When networking, think: “How can I help?” If you will always lead with thinking about the other person, you will be showing them honor and respect and they will repay you naturally in kind. Long term, this is the true core of networking. It doesn’t matter if your connection is in person, on LinkedIn, Facebook, or phone . . . strive for consistency in all you do.
If someone you are talking to is rude or negative—do not get defensive. This includes all the things that can potentially happen to you in a job search such as someone promising they will call you, or invite you back for an interview, but never do.
Find a mentor who holds a high visibility position—one whose personality you admire—and then emulate them. If you are lucky enough to know several executive mentors, you will start to see a pattern. Leaders/Mentors generally have a certain likeability . . . a charisma, if you will, for various reasons—some are attractive because they are fair and do the right thing, others because they want to foster the potential in you, and still others because they are warm and kind.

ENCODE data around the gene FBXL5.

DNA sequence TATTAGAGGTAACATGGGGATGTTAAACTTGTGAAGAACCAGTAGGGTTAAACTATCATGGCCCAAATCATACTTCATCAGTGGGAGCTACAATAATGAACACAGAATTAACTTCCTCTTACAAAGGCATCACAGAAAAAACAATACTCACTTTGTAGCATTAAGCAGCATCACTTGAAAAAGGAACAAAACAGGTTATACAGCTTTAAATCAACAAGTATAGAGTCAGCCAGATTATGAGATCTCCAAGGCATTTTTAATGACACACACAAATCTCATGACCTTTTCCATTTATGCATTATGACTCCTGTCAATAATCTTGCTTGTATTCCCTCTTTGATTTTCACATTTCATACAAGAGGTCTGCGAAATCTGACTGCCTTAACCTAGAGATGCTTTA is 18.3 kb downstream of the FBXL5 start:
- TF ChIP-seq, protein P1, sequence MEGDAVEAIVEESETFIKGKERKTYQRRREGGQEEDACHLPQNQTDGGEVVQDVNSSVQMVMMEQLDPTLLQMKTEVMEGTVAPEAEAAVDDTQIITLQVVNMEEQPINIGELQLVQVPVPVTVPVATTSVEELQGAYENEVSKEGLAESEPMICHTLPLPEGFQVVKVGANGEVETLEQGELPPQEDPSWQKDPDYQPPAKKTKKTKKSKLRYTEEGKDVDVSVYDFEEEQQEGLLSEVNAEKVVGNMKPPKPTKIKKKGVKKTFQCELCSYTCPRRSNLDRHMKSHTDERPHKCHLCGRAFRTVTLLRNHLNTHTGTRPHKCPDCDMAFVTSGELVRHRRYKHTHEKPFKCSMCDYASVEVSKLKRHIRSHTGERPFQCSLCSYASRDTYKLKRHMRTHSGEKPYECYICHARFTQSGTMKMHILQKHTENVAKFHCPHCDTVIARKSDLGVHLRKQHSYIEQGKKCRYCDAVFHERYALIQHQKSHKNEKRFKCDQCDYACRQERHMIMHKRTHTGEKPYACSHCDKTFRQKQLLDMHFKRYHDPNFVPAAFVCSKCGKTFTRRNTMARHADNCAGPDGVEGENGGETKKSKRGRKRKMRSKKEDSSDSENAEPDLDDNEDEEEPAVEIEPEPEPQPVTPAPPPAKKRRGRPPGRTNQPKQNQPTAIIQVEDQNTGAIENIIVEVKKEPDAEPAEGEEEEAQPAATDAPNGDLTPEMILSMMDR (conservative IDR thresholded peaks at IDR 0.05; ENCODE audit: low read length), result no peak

Whomever you are speaking to, try to find a positive thing about that person that you can complement him or her on. Whenever I have the opportunity to speak to someone new, I LOVE figuring out what that one thing is that I can compliment them on. Sometimes it is their photo, other times it is something about their voice, their personality, or their career. This becomes a good habit and you will find yourself focusing on the positive more versus the negative in your daily dealings with others.
If you make a practice of focusing on and helping others, at some point you may feel used or that you have not gotten back what you have put in. This goes with the territory. Don’t let it deter you from your course to develop a good reputation, overall virtue, and will ultimately make you a better person.
I feel fortunate that I have been humbled by the above types of experiences over the years because it gives me an excuse to take a bad thing and turn it around to reflect something positive. I hope you can take one thing from the list above and share the love.